The government relies on these powerful bond investors to fund its budget, but they are selling the bonds, pushing up the amount they expect back from the government in exchange for holding its ‘debt’.
‘Naughty students’ of austerity
All the while, Spain’s government tries to rein in its autonomous regions, which have real power over big issues such as health and education. Described in the Spanish press as the 'naughty students' of austerity, the regions haven’t cut spending to match the decline in money coming in that resulted from the housing bust and downturn. Nor has their accounting been up to scratch.
The regions have missed their budget targets, in part because of their discretion over increasingly squeezed welfare programmes, which are politically tricky to downsize.
Central government efforts to corral the regions into improving their behaviour comes too late, and Valencia – just last Friday – becomes the first region to call for aid from a €18 billion (£14.1 billion) government fund. Catalonia – Spain’s richest but most indebted region – says it will decide later on whether to tap the fund, which comes with strings attached.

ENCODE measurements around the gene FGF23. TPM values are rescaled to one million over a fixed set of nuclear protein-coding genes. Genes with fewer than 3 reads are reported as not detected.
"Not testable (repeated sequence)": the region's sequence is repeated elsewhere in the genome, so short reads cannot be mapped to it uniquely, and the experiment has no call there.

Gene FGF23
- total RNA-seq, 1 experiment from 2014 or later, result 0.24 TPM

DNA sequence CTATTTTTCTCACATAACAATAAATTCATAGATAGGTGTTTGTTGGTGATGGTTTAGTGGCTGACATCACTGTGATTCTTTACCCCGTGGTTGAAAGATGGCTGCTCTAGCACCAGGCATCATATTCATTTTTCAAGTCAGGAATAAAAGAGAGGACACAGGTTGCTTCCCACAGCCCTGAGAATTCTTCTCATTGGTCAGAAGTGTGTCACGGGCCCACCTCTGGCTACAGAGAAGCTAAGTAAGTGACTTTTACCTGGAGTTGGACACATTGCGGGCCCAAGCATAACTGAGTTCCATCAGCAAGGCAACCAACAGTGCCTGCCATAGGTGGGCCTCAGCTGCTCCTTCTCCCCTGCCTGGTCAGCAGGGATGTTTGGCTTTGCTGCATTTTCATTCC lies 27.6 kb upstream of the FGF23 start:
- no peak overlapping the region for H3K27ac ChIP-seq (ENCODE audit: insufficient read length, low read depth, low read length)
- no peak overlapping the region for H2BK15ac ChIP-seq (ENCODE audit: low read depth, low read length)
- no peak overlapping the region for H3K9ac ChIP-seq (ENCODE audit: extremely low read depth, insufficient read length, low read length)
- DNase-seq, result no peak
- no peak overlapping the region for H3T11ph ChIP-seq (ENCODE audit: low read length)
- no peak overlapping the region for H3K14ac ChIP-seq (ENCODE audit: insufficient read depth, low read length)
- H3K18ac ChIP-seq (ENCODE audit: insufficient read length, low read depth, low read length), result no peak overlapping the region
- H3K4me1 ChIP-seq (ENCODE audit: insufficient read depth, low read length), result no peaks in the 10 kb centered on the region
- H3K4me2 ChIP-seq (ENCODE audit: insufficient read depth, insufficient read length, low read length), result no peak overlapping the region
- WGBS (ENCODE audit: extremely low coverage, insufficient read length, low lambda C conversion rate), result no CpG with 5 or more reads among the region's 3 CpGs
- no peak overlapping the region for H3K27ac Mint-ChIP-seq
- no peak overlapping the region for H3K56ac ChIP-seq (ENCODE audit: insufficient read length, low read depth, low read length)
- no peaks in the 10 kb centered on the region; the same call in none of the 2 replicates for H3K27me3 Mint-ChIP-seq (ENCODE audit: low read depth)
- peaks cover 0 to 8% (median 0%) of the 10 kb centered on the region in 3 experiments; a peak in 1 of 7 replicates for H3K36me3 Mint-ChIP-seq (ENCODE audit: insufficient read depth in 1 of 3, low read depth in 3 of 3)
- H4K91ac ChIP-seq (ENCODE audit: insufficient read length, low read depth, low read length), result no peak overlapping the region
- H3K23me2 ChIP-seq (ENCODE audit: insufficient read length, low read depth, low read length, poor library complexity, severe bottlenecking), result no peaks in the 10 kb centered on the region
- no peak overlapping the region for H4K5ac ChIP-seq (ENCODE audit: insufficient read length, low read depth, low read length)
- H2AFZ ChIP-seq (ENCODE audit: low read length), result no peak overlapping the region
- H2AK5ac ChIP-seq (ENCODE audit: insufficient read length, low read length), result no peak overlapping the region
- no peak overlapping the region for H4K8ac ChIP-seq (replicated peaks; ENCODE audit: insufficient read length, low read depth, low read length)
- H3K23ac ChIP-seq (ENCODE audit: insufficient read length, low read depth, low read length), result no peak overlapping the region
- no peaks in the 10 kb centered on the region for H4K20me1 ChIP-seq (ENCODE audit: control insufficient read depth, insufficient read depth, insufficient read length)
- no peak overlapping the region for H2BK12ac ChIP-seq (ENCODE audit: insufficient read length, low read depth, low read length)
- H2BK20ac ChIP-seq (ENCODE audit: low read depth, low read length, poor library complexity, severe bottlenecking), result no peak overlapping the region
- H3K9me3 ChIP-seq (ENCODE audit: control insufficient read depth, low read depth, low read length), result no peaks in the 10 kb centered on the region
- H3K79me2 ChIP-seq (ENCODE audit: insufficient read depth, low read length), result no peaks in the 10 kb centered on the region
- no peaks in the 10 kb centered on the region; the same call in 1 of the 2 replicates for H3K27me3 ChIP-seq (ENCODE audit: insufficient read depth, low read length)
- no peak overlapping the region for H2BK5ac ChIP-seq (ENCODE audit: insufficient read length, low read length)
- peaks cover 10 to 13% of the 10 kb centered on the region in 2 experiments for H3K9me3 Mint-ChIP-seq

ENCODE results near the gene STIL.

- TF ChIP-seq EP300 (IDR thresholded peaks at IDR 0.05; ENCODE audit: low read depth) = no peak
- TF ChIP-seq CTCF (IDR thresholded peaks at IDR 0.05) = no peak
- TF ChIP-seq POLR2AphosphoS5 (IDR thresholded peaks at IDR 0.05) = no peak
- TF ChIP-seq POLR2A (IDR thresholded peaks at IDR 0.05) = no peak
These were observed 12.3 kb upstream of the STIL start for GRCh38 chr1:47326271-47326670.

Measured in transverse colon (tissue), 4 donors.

The reaction from bond investors is unsurprising; they push up the government’s borrowing costs even higher – and even closer to a bailout.
Rajoy and friends in denial
How can Spain get out of this? As it stands, Europe’s bailout pot isn’t really big enough – not to sustain Spain’s funding needs and then provide for the bailout for Italy that could follow (Spain is no special case here, it’s merely on bond investors’ menu del día).
The Spanish government, attempting to avoid the market stigma of such a clearly defined ‘bailout’, wants Europe’s policymaking central bank, the ECB, to help. The ECB could reactivate a scheme to buy Spanish government bonds, pushing against the pressure exerted by hard-selling bond investors. The ECB though isn’t in the game of bailing out governments, its chief Mario Draghi keeps on saying. And besides, this would only be a temporary solution, which could lead ratings agencies – organisations that decide how investable companies, governments etc are – to downgrade Spain’s status.
This could mean some investment funds are no longer to invest in the bonds, adding the pressure on Spain.
Spain can’t hold out. The bond market is signalling the final act in an all-too-familiar story of boom and bust.